The murderous tragedy in Charleston last week was only a more spectacular example of racist hate crimes that happen on a depressingly regular basis in this country. Of course it shocked us, threw us into a turmoil of grief and sadness, but beyond that it appears to have dispelled in a flash just a bit more of our blindness, our trance-like acceptance of institutional injustice that is as scandalous as it is obvious. “Amazing Grace” had it right: I once was blind but now I see.
It’s about the Confederate flag, yes, but also about other equally crude, sick, schizoid symbols that are deeply embedded in our national fabric.
How is it that it took us so long to recognize that the Stars and Bars is a symbol of treason, of racism? One that has no place on public lands, whether they be local, state, or federal? That it is in the worst possible taste for businesses to sell merchandise emblazoned with that symbol? Of course the First Amendment is in play, and individuals have every right to display that flag if they wish—on their own property. They are absolutely free to set up an altar to Robert E. Lee and Nathan Bedford Forrest if they like, complete with flowers and incense, as long as it’s in a private venue.
But how is it we’ve publicly accepted this symbol of slavery and treason for so long? I am embarrassed to include myself among those who have been only mildly annoyed at seeing photos of Confederate statues and flags in public places, when in fact all of it should be long gone. Those who want to honor the people who fought for the South in the Civil War should do it in privately-funded museums. Enjoy.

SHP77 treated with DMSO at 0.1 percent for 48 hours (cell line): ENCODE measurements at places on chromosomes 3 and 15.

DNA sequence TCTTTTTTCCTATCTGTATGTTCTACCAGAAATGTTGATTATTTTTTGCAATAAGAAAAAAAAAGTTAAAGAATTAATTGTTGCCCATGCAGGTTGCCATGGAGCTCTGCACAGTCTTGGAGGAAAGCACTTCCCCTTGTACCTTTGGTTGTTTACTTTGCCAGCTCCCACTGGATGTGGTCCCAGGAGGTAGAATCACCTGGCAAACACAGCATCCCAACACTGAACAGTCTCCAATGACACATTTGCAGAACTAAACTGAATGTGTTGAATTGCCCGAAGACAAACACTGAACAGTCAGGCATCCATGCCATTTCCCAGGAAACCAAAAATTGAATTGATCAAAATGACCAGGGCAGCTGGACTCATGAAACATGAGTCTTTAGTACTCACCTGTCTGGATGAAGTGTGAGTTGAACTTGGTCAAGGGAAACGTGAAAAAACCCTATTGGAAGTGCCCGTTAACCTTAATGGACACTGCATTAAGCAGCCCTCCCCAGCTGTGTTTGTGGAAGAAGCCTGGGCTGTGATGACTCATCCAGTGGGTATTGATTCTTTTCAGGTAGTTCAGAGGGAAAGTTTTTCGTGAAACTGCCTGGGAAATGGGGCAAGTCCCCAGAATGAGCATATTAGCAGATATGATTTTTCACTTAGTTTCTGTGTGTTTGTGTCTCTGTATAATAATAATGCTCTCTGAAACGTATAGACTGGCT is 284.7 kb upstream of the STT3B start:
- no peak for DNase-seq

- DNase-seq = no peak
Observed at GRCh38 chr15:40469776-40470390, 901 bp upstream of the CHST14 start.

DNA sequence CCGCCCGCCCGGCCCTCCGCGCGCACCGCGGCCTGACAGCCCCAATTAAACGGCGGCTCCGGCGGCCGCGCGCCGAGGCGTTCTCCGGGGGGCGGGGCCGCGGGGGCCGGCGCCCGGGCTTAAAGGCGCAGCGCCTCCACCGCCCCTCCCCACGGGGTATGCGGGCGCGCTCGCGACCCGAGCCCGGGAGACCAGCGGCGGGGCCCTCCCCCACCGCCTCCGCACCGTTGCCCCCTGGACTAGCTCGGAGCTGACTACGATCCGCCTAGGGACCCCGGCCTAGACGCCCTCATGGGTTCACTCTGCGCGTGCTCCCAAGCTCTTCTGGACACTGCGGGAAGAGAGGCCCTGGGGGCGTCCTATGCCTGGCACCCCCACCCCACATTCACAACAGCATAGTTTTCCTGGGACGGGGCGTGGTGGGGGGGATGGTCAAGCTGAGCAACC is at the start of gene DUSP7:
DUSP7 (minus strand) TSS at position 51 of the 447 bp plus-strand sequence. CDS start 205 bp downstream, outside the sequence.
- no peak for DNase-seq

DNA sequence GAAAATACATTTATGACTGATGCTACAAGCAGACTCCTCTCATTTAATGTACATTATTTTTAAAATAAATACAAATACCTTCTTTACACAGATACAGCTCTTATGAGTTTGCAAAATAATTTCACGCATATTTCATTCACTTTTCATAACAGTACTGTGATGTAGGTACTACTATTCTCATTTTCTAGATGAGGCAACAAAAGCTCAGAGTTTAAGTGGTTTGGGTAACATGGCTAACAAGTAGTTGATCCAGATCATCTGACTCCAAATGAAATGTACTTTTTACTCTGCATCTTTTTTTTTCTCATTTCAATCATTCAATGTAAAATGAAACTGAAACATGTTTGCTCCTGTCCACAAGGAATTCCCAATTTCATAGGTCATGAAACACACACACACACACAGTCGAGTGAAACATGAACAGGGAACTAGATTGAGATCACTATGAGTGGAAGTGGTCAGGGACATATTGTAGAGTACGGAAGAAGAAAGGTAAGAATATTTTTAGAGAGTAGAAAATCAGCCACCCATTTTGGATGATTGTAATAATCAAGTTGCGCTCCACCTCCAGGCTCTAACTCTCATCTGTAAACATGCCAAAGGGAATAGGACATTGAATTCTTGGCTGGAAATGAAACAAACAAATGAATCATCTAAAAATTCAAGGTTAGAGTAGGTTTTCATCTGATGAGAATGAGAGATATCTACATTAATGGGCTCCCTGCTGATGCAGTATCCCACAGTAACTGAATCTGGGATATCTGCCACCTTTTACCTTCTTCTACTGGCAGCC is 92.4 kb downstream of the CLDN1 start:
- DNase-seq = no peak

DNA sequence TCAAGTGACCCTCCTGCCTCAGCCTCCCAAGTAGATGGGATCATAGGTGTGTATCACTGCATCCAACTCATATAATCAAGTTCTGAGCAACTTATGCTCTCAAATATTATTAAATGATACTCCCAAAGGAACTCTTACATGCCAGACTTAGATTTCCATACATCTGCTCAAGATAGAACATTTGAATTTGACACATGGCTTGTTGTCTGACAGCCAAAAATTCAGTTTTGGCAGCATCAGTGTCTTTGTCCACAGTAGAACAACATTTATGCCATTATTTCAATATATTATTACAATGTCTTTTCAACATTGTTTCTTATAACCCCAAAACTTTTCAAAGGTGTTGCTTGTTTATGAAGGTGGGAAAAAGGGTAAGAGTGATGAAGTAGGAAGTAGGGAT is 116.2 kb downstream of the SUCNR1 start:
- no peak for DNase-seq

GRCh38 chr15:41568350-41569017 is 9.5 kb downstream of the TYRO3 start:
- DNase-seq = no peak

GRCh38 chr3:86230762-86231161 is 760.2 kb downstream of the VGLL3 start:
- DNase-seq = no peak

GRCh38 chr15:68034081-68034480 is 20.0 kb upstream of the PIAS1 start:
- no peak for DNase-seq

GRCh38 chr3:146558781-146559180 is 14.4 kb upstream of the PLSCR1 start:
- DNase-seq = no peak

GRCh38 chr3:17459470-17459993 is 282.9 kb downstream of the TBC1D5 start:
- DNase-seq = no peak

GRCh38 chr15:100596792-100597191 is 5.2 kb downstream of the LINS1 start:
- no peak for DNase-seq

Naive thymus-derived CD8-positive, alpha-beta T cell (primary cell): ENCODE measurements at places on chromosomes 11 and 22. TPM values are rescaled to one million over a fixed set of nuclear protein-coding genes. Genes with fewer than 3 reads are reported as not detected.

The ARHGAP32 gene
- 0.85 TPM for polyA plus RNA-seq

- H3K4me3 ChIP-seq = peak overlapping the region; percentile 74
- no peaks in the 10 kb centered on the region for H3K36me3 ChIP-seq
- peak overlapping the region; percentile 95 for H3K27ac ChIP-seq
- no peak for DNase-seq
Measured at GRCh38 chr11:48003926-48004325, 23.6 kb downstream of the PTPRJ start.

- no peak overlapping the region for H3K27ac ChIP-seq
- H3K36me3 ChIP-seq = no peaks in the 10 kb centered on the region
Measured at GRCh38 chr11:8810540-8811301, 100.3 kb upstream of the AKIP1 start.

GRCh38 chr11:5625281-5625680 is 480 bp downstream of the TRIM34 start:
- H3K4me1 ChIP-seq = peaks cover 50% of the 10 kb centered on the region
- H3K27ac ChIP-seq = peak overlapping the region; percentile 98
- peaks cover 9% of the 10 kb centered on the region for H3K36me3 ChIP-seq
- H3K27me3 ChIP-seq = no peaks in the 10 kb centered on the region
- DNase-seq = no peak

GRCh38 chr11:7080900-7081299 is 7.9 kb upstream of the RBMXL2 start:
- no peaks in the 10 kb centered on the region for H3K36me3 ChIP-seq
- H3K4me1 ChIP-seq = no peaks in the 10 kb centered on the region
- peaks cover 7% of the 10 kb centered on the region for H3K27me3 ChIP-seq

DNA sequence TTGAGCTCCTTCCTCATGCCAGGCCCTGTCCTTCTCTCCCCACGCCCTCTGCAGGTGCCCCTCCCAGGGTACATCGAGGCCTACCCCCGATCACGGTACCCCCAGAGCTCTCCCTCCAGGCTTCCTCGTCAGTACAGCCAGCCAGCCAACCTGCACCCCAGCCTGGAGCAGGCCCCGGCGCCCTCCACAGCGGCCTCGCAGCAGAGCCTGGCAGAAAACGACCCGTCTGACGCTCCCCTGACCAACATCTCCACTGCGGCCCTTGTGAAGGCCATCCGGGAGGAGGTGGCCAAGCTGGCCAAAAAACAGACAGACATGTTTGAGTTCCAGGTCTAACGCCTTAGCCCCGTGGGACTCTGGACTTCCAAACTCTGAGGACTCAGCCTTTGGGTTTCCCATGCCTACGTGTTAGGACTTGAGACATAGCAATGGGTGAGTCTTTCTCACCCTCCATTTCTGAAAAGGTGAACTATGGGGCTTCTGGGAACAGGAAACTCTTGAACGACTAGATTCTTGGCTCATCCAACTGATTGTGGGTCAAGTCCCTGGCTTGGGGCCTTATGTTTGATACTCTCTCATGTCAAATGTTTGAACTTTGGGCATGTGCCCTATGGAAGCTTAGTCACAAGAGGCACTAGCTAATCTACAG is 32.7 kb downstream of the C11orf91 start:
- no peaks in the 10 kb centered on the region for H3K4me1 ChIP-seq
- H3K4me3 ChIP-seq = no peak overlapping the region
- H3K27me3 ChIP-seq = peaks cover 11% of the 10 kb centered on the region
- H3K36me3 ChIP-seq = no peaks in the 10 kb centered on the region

But the rest of us have had it. All the bogus arguments about “heritage” and “culture” and “history” are pretty weak mint juleps at this point. You mean the heritage of an economy based on slave labor? A culture and history of violent, systematic human subjugation? Please.
It gets worse. You might have read that there are scores of public buildings, parks, and schools named for various prominent Confederate figures such as Jefferson Davis and Robert E. Lee. These are, of course, more examples of attempts to indirectly legitimize the effort to continue slavery. Personally, I can’t really stomach the image of the doe-eyed, aristocratic Robert E. Lee as hero of anything. A very skilled general, his decision to side with the South is understandable only when you see the grandeur of the Custis-Lee mansion and realize what he stood to lose if slavery were abolished. But one certain effect of his decision to turn coat was to lengthen the war, causing hundreds of thousands more deaths than would have occurred otherwise.
Even if you happen to just love Bobby Lee, it is hard to see anyone waxing enthusiastic about Nathan Bedford Forrest—a Confederate general who was little more than a racist thug in uniform, and later a key figure in founding the Ku Klux Klan. His troops’ massacre of hundreds of black Union soldiers in April of 1864 has been poorly papered-over by sympathizers, but stands as one of the uglier moments in an ugly conflict. Needless to say, there are plenty of monuments and other memorials to this war criminal, including schools and school districts in various parts of the South. “Who was Nathan Bedford Forrest, Daddy?” “Well, let me tell you the whole glorious story, son…”
Then there is the subject of military bases. You know, centers that house armed forces of the United States of America? Let’s see, in Texas we have Fort Hood. Named for John Bell Hood, another Confederate general, who also lends his name to a county in Texas. And there’s Fort Bragg, in North Carolina, named for Braxton Bragg, another Confederate general. Does it make any kind of sense to memorialize figures who actively fought to dismember the United States and preserve slavery, and to do so by giving their names to U.S. military installations? We might as well name a church The United Congregation of Lucifer.
It has been pointed out that banning Confederate symbols from public spaces and re-naming institutions is superficial, and that the racism so deeply rooted in society will take much longer to eradicate. The best reply to that is: One step at a time and we’ll get there.